Christopher Jones to Lead Honors Program

News Release: July 15, 2011

Christopher Jones was appointed associate vice provost for university honors on July 1. He is responsible for directing NIU's University Honors Program and chairs the University Scholarship Committee. Jones brings 15 years of faculty experience, including 10 years of administrative experience, to the position. He served as director of undergraduate studies, assistant chair, and chair of NIU's Department of Political Science.

During his five-year tenure as chair, the Political Science Department established a congressional internship program in Washington, D.C., gained a permanent department presence in NIU's highly regarded Oxford University study abroad program, launched a Pre-Law Society and an award-winning Model United Nations club, and secured NIU delegate slots at a prestigious undergraduate conference. In addition, the Department updated portions of its undergraduate curriculum; instituted a rigorous, multidimensional honors program; worked actively and creatively to market its program to prospective students; and instituted an undergraduate leadership development seminar for high achieving students.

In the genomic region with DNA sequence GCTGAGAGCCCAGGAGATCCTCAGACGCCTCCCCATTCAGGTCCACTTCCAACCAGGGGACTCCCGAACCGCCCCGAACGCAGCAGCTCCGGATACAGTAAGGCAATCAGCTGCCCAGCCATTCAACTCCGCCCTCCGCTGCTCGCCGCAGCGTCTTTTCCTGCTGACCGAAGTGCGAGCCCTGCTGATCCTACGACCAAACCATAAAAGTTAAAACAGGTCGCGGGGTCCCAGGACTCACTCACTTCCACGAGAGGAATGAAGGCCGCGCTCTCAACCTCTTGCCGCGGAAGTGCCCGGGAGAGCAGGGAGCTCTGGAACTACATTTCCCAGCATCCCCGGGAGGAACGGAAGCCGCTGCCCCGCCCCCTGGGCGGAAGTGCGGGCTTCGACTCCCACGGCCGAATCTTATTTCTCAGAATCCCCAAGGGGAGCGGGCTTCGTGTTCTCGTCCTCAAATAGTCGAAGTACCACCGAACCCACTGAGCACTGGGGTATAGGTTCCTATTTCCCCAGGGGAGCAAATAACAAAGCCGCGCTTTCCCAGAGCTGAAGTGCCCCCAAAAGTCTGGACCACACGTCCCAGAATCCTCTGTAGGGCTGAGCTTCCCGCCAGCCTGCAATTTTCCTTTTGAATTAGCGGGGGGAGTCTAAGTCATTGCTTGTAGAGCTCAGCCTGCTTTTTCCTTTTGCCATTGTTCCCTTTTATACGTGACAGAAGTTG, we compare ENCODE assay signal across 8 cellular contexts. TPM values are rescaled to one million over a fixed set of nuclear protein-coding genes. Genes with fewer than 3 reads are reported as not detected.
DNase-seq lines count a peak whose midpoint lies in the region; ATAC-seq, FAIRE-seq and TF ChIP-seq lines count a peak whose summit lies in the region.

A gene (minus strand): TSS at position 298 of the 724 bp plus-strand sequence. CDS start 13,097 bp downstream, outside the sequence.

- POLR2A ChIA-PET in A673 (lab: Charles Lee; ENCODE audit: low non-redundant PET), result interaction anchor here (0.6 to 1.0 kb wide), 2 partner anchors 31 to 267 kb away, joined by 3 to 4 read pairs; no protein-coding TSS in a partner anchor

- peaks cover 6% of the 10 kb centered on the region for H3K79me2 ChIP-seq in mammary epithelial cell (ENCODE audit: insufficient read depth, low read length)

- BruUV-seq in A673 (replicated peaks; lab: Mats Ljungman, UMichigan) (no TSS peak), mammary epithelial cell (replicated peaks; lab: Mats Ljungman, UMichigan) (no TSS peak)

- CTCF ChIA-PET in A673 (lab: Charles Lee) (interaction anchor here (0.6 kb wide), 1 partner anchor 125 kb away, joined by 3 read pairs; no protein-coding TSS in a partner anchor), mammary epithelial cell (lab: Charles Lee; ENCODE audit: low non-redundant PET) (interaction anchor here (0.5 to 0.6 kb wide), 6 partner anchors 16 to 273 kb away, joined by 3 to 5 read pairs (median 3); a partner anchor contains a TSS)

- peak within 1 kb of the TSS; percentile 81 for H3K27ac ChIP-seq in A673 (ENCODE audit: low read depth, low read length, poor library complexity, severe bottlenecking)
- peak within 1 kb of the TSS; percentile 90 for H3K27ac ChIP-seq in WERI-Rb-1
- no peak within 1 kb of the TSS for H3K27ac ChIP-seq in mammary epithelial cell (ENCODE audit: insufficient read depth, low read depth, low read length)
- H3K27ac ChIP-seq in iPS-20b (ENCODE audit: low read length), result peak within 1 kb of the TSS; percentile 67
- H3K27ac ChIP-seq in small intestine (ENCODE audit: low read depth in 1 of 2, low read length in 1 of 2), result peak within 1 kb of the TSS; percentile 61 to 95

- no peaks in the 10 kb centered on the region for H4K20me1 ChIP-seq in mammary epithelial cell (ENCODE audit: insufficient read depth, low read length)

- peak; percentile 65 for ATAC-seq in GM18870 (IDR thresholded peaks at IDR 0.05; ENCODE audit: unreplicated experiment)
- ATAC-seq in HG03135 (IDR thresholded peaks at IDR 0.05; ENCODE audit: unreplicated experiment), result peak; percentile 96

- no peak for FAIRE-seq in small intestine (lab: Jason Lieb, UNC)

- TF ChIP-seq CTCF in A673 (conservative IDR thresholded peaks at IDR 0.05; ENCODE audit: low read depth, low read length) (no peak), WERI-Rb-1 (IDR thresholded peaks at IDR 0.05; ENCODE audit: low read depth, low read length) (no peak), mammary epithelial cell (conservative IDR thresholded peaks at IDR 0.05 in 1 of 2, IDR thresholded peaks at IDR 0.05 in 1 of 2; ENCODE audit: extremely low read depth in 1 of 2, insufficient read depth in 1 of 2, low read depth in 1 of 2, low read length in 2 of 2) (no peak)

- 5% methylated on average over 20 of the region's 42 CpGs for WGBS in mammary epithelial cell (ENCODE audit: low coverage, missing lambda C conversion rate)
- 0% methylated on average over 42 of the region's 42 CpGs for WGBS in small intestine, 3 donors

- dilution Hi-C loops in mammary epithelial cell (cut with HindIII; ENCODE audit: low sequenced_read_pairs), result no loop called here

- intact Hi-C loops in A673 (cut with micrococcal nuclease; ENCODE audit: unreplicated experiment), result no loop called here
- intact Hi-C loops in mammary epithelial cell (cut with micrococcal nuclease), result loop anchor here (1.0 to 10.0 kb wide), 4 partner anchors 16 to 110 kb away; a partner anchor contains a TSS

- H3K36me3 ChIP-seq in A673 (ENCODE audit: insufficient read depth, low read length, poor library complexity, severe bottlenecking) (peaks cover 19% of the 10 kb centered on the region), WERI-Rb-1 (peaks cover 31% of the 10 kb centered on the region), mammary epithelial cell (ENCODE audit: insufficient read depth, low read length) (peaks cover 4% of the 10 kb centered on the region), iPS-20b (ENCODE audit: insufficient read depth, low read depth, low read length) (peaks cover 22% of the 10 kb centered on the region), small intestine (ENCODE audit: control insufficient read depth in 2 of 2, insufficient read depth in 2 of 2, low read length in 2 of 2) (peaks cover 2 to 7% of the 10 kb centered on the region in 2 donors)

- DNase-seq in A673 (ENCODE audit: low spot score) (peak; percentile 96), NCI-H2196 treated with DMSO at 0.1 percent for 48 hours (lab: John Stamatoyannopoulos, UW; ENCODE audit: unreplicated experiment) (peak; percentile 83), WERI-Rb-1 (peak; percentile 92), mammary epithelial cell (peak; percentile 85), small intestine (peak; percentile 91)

As a faculty member, Jones has manifested a strong commitment to the University Honors Program. He has regularly taught Honors courses on an overload basis. These courses have ranged from freshmen cornerstone courses to upper-level seminars. He has also directed a number of honors capstones, coordinated the visits of multiple guest speakers, delivered special presentations on current topics, participated in University Honors programming, and served as a member of the University Honors Committee. In 2008 Jones received the University Honors Program's "Great Professor" Award. He is also a recipient of the Excellence in Undergraduate Teaching Award, NIU's longest-standing faculty honor.

Jones is a professor of political science. He is a Phi Beta Kappa, Honors graduate of Binghamton University in New York and earned his Ph.D. in Political Science from The Maxwell School of Citizenship & Public Affairs at Syracuse University. His research and teaching specialties are U.S. foreign policy and national security policy, with an emphasis on the domestic determinants of such policies. He has a particular interest in the role of bureaucratic organizations and politics within the U.S. defense and foreign policy process and has published extensively on these subjects. He is past president of the Foreign Policy Analysis Section of the International Studies Association.